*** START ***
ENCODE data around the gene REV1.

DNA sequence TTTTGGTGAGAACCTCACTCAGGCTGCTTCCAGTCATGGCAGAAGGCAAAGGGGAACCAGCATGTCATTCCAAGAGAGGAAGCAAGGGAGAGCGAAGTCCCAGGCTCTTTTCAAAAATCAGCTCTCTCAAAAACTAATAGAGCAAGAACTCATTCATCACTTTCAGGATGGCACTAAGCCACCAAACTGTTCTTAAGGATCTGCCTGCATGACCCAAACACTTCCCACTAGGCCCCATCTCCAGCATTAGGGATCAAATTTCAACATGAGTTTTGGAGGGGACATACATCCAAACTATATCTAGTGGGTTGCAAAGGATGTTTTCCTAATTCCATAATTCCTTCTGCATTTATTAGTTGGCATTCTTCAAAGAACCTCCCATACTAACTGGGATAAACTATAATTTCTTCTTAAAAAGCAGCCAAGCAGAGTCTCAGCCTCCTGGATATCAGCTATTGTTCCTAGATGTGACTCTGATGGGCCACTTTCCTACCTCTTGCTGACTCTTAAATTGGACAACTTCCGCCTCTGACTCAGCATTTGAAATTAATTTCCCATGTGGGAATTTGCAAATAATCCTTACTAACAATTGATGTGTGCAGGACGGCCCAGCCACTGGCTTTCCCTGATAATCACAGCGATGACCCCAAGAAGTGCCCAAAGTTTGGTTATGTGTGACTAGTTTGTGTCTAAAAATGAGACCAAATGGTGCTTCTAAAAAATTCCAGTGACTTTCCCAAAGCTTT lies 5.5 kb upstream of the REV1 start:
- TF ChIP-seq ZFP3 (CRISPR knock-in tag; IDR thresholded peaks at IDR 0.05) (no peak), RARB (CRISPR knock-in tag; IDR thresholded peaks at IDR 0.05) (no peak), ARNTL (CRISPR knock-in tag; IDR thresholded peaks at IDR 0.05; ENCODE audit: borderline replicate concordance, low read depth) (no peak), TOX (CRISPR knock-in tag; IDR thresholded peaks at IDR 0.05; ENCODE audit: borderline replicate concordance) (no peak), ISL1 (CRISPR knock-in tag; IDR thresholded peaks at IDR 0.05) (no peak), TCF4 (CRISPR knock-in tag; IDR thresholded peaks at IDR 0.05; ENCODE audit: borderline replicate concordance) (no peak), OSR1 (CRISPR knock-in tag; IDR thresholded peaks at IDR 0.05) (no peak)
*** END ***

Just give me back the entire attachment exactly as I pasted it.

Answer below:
ENCODE data around the gene REV1.

DNA sequence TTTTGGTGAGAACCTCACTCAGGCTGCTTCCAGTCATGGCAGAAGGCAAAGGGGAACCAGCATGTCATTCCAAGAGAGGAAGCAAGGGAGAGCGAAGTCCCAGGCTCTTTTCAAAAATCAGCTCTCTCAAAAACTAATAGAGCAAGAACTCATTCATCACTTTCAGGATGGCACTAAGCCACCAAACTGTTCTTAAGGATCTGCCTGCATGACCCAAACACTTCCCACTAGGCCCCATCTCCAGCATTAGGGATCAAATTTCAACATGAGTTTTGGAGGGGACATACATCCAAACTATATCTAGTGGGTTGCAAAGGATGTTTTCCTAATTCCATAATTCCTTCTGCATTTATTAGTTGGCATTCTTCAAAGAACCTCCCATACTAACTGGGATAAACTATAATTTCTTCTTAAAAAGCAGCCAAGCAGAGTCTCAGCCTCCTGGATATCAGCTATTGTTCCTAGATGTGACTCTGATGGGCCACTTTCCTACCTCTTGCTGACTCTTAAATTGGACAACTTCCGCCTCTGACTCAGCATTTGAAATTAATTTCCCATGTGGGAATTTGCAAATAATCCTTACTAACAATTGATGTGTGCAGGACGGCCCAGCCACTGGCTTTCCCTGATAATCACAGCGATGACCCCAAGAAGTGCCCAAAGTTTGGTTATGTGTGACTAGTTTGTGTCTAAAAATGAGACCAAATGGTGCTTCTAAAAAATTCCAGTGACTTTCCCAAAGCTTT lies 5.5 kb upstream of the REV1 start:
- TF ChIP-seq ZFP3 (CRISPR knock-in tag; IDR thresholded peaks at IDR 0.05) (no peak), RARB (CRISPR knock-in tag; IDR thresholded peaks at IDR 0.05) (no peak), ARNTL (CRISPR knock-in tag; IDR thresholded peaks at IDR 0.05; ENCODE audit: borderline replicate concordance, low read depth) (no peak), TOX (CRISPR knock-in tag; IDR thresholded peaks at IDR 0.05; ENCODE audit: borderline replicate concordance) (no peak), ISL1 (CRISPR knock-in tag; IDR thresholded peaks at IDR 0.05) (no peak), TCF4 (CRISPR knock-in tag; IDR thresholded peaks at IDR 0.05; ENCODE audit: borderline replicate concordance) (no peak), OSR1 (CRISPR knock-in tag; IDR thresholded peaks at IDR 0.05) (no peak)